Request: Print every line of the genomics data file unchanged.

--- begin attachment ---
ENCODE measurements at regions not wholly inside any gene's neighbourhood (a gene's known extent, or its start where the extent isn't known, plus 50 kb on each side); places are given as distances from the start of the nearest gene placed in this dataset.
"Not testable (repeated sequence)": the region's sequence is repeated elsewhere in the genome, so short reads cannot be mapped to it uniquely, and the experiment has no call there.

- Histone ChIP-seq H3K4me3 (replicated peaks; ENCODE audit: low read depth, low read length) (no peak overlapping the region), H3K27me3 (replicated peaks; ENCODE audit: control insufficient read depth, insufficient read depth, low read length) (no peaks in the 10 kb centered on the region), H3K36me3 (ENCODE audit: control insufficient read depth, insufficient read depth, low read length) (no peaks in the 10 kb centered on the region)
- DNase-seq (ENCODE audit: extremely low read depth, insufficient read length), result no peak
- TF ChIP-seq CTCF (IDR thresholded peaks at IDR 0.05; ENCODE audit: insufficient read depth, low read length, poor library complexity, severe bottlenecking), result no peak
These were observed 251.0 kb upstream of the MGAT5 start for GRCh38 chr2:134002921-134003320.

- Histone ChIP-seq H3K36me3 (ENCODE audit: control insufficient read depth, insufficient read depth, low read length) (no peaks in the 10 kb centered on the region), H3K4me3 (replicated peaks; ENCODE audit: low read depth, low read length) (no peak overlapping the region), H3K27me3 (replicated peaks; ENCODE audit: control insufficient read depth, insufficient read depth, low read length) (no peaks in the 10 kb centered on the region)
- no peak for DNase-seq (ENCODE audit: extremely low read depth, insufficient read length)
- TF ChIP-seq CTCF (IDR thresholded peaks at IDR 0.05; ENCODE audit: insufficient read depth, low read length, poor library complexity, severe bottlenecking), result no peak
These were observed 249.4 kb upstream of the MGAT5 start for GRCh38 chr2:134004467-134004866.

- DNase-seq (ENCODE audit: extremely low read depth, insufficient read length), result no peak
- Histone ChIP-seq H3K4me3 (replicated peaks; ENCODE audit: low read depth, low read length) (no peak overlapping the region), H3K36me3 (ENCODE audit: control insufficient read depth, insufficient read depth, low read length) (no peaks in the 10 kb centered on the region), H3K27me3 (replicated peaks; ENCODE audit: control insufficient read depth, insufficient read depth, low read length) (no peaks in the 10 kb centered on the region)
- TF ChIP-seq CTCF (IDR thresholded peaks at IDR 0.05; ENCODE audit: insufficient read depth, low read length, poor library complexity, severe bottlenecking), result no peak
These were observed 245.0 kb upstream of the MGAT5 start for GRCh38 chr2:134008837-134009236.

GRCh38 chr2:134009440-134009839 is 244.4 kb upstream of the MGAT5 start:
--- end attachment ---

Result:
ENCODE measurements at regions not wholly inside any gene's neighbourhood (a gene's known extent, or its start where the extent isn't known, plus 50 kb on each side); places are given as distances from the start of the nearest gene placed in this dataset.
"Not testable (repeated sequence)": the region's sequence is repeated elsewhere in the genome, so short reads cannot be mapped to it uniquely, and the experiment has no call there.

- Histone ChIP-seq H3K4me3 (replicated peaks; ENCODE audit: low read depth, low read length) (no peak overlapping the region), H3K27me3 (replicated peaks; ENCODE audit: control insufficient read depth, insufficient read depth, low read length) (no peaks in the 10 kb centered on the region), H3K36me3 (ENCODE audit: control insufficient read depth, insufficient read depth, low read length) (no peaks in the 10 kb centered on the region)
- DNase-seq (ENCODE audit: extremely low read depth, insufficient read length), result no peak
- TF ChIP-seq CTCF (IDR thresholded peaks at IDR 0.05; ENCODE audit: insufficient read depth, low read length, poor library complexity, severe bottlenecking), result no peak
These were observed 251.0 kb upstream of the MGAT5 start for GRCh38 chr2:134002921-134003320.

- Histone ChIP-seq H3K36me3 (ENCODE audit: control insufficient read depth, insufficient read depth, low read length) (no peaks in the 10 kb centered on the region), H3K4me3 (replicated peaks; ENCODE audit: low read depth, low read length) (no peak overlapping the region), H3K27me3 (replicated peaks; ENCODE audit: control insufficient read depth, insufficient read depth, low read length) (no peaks in the 10 kb centered on the region)
- no peak for DNase-seq (ENCODE audit: extremely low read depth, insufficient read length)
- TF ChIP-seq CTCF (IDR thresholded peaks at IDR 0.05; ENCODE audit: insufficient read depth, low read length, poor library complexity, severe bottlenecking), result no peak
These were observed 249.4 kb upstream of the MGAT5 start for GRCh38 chr2:134004467-134004866.

- DNase-seq (ENCODE audit: extremely low read depth, insufficient read length), result no peak
- Histone ChIP-seq H3K4me3 (replicated peaks; ENCODE audit: low read depth, low read length) (no peak overlapping the region), H3K36me3 (ENCODE audit: control insufficient read depth, insufficient read depth, low read length) (no peaks in the 10 kb centered on the region), H3K27me3 (replicated peaks; ENCODE audit: control insufficient read depth, insufficient read depth, low read length) (no peaks in the 10 kb centered on the region)
- TF ChIP-seq CTCF (IDR thresholded peaks at IDR 0.05; ENCODE audit: insufficient read depth, low read length, poor library complexity, severe bottlenecking), result no peak
These were observed 245.0 kb upstream of the MGAT5 start for GRCh38 chr2:134008837-134009236.

GRCh38 chr2:134009440-134009839 is 244.4 kb upstream of the MGAT5 start: